Tags: Housing | Market | Spring | homes

Housing Market Might Lack a 'Spring' in Its Step

By Michael Kling   |  

The spring house-buying season is getting under way and real estate agents are hoping that the housing market will bloom along with flowers.

After all, mortgage rates remain low, and housing is more affordable than in years.

Unfortunately, a garden of weeds is more likely, writes a real estate expert for InvestorPlace.com.

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For one thing, lending standards remain tough, says Ethan Roberts, a stock and real estate investor. Despite low mortgage rates, many potential homebuyers lack the credit scores and incomes needed to qualify for loans.

Appraisers are low-balling valuations, sometimes apprising homes below the sales price. "Sellers cannot pay off their mortgage if they lower their price, and buyers are unwilling or don’t have extra cash to put down. So the deals fall apart," Roberts writes.

Lenders, who used to assume buyers would fix up homes after buying them, are increasingly requiring repairs to distressed homes before sales close. But neither buyers nor sellers, he says, want to complete repairs on a home that isn't guaranteed to sell.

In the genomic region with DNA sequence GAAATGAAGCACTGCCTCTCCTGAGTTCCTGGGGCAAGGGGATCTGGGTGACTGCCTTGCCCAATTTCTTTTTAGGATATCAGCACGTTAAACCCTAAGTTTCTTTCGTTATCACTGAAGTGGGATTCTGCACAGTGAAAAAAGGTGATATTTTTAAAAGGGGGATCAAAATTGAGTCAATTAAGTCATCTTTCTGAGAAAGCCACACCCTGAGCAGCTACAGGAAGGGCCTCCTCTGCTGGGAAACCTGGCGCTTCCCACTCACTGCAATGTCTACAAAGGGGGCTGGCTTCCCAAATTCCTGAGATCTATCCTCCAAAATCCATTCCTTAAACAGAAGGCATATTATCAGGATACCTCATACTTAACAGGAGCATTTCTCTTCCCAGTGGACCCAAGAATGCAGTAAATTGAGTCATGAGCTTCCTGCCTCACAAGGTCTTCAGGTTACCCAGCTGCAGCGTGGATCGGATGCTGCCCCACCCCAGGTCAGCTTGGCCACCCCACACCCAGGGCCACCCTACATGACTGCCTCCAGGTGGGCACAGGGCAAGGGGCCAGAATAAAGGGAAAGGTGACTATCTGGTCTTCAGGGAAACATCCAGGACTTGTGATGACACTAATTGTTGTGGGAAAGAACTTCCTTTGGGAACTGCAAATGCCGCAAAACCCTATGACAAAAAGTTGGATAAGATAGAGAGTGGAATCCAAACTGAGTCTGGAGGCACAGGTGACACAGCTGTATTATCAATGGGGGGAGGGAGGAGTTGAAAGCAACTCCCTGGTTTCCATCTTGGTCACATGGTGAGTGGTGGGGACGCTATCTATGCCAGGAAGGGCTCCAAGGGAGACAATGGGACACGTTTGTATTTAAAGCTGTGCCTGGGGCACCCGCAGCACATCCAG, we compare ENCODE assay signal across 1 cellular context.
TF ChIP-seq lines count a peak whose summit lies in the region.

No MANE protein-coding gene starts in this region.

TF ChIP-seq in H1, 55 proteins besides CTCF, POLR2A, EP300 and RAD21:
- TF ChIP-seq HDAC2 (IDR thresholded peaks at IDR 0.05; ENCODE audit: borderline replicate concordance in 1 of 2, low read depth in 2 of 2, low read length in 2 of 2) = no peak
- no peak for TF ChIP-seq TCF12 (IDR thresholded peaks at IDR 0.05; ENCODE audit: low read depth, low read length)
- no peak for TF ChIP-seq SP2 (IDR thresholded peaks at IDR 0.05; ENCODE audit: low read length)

And despite publicity about government helping the housing market, the Federal Housing Authority increased its mortgage insurance premiums, reducing how much homeowners can borrow.

Young people today don't see the benefits of buying a home, Roberts writes.

Many prefer to live in posh apartments and pay for the landlord's mortgage than buy their own home and have to mow their lawn.

Roberts says he sees no indication from real estate indexes that home sales or prices are improving.

But Trulia reports that asking prices on for-sale homes were 1.4 percent higher in March than one quarter ago. Prices increased month over month 0.9 percent in March and 0.6 percent in February. Because asking prices lead sales prices by two or more months, the figures point an emerging recovery in some markets, according to Trulia.

"Asking prices rose in February and March, but this doesn't mean that the bottom is forever behind us. The robo-signing settlement will accelerate the foreclosure process, pushing more homes onto the market and dragging down prices in areas that suffered most from the housing crash," says Jed Kolko, Trulia's chief economist.

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